Green light drives photosynthesis in mosses

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Temperate forests are characterised by variable light quality (i.e. spectral composition of light) at or near the forest floor. These understory environments have a high concentration of green light, as red and blue light are preferentially absorbed by upper canopy leaves. Understory species may be well-adapted for using green light to drive photosynthesis. Angiosperms have been shown to use green light for photosynthesis, but this ability has not been demonstrated in shade-dwelling bryophytes. In this study, net photosynthetic rate (P ) of three temperate understory species of moss (Dichodontium pellucidum (Hedw.) Schimp., Leucobryum albidum (Brid. ex P.Beauv) Lindb. and Amblystegium serpens (Hedw.) Schimp.) was measured under green, red + blue, and red + blue + green light to assess green light use efficiency. All three species were capable of photosynthesising beyond their respiratory demands using solely green light, with higher green light use efficiency measured in plants collected from areas with greater canopy cover, suggesting growth in a green light concentrated environment increases green light use efficiency. Each species was also collected from sites differing in their degree of canopy cover and grown under three light treatments (high light, low light, and green light). Photosynthetic efficiency (chlorophyll fluorescence), tissue nitrogen and carbon isotope concentrations were assessed after a short growth period. Growth conditions had little effect on leaf chemistry and monochromatic green light did not significantly degrade photosynthetic efficiency. This study provides the first evidence to date of positive net ‘green light photosynthesis’ in mosses. N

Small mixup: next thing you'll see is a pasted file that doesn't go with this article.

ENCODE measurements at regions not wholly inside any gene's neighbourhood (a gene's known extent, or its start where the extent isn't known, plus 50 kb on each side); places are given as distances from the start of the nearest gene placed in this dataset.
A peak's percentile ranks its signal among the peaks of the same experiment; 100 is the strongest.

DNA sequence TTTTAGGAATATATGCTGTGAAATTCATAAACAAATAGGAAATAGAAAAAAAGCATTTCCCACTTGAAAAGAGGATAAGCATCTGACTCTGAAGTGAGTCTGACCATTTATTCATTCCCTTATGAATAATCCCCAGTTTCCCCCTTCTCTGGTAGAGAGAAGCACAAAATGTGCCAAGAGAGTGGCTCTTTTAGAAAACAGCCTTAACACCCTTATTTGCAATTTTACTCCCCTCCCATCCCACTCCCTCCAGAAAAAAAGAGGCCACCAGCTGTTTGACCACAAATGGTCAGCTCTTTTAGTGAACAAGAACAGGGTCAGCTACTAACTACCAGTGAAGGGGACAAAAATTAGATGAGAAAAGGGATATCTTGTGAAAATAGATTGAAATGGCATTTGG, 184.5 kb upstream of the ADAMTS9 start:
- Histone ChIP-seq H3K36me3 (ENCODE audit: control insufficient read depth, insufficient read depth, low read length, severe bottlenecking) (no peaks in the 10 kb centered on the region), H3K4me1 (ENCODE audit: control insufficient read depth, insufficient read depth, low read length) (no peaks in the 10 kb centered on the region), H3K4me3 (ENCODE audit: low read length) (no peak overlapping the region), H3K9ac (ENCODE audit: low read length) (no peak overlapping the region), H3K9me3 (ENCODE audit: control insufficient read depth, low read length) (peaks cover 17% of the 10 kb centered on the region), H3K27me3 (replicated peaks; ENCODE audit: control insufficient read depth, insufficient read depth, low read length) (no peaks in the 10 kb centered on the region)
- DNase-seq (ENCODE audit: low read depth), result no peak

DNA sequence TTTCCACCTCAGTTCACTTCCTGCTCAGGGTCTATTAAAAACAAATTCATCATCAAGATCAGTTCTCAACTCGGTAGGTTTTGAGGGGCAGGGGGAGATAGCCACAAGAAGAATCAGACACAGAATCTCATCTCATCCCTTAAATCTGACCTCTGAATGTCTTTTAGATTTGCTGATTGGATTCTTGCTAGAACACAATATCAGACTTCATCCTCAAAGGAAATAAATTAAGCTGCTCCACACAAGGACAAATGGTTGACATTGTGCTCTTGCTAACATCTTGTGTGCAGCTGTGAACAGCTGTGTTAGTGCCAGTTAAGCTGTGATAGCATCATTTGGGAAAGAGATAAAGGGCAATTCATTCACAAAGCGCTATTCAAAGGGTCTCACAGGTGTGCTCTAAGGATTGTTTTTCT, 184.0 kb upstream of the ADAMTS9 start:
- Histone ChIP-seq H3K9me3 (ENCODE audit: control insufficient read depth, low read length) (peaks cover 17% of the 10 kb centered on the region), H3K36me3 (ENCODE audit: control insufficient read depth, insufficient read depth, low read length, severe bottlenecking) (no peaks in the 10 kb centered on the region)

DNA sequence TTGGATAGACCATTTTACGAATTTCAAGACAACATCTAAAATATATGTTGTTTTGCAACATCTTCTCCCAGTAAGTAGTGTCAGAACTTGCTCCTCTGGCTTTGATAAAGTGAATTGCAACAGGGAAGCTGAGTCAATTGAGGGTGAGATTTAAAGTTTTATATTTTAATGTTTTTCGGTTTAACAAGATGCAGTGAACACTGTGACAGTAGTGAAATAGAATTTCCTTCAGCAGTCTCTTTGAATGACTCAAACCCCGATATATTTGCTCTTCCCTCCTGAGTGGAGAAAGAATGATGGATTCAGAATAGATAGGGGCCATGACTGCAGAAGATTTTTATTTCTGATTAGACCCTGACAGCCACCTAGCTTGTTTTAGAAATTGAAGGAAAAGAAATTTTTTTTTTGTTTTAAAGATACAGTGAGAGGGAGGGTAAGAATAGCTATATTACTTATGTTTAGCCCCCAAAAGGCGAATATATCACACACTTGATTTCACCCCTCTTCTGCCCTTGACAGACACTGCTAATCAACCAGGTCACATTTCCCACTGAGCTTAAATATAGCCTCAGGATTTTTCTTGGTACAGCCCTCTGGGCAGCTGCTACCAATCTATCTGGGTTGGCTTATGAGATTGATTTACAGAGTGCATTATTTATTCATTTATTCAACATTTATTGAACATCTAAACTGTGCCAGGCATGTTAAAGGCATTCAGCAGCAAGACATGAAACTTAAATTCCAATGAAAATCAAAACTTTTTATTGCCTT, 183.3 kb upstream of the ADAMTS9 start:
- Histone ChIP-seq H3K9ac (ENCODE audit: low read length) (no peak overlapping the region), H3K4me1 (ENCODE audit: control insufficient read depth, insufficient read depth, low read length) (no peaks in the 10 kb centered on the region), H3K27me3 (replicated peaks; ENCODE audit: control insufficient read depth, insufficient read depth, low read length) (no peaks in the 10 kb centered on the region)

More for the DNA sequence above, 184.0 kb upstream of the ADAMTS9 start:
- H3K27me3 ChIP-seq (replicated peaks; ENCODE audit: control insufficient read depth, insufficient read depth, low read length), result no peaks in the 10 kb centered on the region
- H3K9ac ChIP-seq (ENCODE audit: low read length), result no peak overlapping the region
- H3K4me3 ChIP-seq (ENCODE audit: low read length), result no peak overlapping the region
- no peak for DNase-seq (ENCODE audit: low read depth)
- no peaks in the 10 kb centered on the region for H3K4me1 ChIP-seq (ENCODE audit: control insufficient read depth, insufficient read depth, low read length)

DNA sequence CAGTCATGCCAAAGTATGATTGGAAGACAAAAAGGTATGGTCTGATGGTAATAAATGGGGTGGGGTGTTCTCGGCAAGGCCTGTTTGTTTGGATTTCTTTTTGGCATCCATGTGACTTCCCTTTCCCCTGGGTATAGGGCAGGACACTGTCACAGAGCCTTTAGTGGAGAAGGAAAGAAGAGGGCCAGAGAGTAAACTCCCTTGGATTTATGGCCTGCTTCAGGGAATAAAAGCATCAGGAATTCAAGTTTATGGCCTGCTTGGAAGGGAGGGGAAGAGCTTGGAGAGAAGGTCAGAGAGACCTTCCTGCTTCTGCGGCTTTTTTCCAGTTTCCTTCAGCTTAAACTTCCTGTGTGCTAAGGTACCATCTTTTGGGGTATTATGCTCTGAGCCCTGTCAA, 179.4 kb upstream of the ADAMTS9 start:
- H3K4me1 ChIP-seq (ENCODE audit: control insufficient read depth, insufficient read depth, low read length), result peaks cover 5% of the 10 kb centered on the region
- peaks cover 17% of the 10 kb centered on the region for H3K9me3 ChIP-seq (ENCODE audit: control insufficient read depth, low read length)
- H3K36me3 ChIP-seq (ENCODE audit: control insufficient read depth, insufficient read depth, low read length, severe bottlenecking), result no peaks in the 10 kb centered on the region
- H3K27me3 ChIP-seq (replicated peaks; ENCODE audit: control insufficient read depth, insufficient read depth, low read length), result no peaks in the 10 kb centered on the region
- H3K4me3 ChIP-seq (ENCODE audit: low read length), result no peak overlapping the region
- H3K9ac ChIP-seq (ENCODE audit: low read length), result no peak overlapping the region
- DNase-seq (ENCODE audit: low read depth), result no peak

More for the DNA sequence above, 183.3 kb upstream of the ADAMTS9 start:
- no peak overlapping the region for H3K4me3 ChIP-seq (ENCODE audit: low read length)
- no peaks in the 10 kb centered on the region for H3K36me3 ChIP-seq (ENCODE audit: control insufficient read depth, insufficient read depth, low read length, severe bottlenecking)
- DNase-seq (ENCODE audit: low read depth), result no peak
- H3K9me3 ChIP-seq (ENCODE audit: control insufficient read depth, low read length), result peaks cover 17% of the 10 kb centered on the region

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Journal of Bryology

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